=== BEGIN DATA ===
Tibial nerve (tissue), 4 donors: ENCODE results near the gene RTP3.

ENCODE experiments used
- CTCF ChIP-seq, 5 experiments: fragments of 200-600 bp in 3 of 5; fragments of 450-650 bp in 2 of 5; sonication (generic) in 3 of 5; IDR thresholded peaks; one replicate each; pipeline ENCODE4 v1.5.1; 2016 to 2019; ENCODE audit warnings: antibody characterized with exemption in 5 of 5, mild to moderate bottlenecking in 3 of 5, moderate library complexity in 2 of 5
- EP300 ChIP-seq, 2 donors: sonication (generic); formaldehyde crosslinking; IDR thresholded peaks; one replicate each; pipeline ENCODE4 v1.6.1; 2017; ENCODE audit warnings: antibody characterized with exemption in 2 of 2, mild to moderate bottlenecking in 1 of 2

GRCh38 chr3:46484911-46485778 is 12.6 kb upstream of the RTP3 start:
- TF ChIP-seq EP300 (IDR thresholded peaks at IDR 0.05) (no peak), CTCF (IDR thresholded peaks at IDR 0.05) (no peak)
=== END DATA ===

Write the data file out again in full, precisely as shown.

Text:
Tibial nerve (tissue), 4 donors: ENCODE results near the gene RTP3.

ENCODE experiments used
- CTCF ChIP-seq, 5 experiments: fragments of 200-600 bp in 3 of 5; fragments of 450-650 bp in 2 of 5; sonication (generic) in 3 of 5; IDR thresholded peaks; one replicate each; pipeline ENCODE4 v1.5.1; 2016 to 2019; ENCODE audit warnings: antibody characterized with exemption in 5 of 5, mild to moderate bottlenecking in 3 of 5, moderate library complexity in 2 of 5
- EP300 ChIP-seq, 2 donors: sonication (generic); formaldehyde crosslinking; IDR thresholded peaks; one replicate each; pipeline ENCODE4 v1.6.1; 2017; ENCODE audit warnings: antibody characterized with exemption in 2 of 2, mild to moderate bottlenecking in 1 of 2

GRCh38 chr3:46484911-46485778 is 12.6 kb upstream of the RTP3 start:
- TF ChIP-seq EP300 (IDR thresholded peaks at IDR 0.05) (no peak), CTCF (IDR thresholded peaks at IDR 0.05) (no peak)